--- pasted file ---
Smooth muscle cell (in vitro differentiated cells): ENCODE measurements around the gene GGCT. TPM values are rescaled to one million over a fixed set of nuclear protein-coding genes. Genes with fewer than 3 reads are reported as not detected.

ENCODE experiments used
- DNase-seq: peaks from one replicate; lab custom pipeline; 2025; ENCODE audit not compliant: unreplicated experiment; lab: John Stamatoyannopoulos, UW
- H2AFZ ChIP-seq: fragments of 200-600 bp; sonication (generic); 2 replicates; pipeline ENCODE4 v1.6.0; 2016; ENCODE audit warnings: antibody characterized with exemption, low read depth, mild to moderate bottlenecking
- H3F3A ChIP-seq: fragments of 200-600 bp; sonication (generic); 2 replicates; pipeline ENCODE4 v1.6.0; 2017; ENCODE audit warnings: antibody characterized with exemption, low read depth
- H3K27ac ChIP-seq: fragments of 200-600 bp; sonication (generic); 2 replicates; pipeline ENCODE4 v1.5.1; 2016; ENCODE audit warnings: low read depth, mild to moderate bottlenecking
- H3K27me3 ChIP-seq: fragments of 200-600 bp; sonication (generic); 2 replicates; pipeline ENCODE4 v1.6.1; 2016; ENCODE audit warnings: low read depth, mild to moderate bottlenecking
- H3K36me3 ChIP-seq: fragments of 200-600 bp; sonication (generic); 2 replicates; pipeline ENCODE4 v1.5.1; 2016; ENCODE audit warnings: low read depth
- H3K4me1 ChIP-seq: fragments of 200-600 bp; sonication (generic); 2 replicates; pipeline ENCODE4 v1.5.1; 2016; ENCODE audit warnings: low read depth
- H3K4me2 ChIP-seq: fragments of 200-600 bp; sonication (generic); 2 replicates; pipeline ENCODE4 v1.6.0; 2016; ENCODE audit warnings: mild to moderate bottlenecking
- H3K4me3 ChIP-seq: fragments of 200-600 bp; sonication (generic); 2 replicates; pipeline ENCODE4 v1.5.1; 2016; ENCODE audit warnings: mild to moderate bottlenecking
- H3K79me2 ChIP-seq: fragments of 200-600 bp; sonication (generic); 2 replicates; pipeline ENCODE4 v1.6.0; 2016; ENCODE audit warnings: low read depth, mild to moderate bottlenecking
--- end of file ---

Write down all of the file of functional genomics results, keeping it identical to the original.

Smooth muscle cell (in vitro differentiated cells): ENCODE measurements around the gene GGCT. TPM values are rescaled to one million over a fixed set of nuclear protein-coding genes. Genes with fewer than 3 reads are reported as not detected.

ENCODE experiments used
- DNase-seq: peaks from one replicate; lab custom pipeline; 2025; ENCODE audit not compliant: unreplicated experiment; lab: John Stamatoyannopoulos, UW
- H2AFZ ChIP-seq: fragments of 200-600 bp; sonication (generic); 2 replicates; pipeline ENCODE4 v1.6.0; 2016; ENCODE audit warnings: antibody characterized with exemption, low read depth, mild to moderate bottlenecking
- H3F3A ChIP-seq: fragments of 200-600 bp; sonication (generic); 2 replicates; pipeline ENCODE4 v1.6.0; 2017; ENCODE audit warnings: antibody characterized with exemption, low read depth
- H3K27ac ChIP-seq: fragments of 200-600 bp; sonication (generic); 2 replicates; pipeline ENCODE4 v1.5.1; 2016; ENCODE audit warnings: low read depth, mild to moderate bottlenecking
- H3K27me3 ChIP-seq: fragments of 200-600 bp; sonication (generic); 2 replicates; pipeline ENCODE4 v1.6.1; 2016; ENCODE audit warnings: low read depth, mild to moderate bottlenecking
- H3K36me3 ChIP-seq: fragments of 200-600 bp; sonication (generic); 2 replicates; pipeline ENCODE4 v1.5.1; 2016; ENCODE audit warnings: low read depth
- H3K4me1 ChIP-seq: fragments of 200-600 bp; sonication (generic); 2 replicates; pipeline ENCODE4 v1.5.1; 2016; ENCODE audit warnings: low read depth
- H3K4me2 ChIP-seq: fragments of 200-600 bp; sonication (generic); 2 replicates; pipeline ENCODE4 v1.6.0; 2016; ENCODE audit warnings: mild to moderate bottlenecking
- H3K4me3 ChIP-seq: fragments of 200-600 bp; sonication (generic); 2 replicates; pipeline ENCODE4 v1.5.1; 2016; ENCODE audit warnings: mild to moderate bottlenecking
- H3K79me2 ChIP-seq: fragments of 200-600 bp; sonication (generic); 2 replicates; pipeline ENCODE4 v1.6.0; 2016; ENCODE audit warnings: low read depth, mild to moderate bottlenecking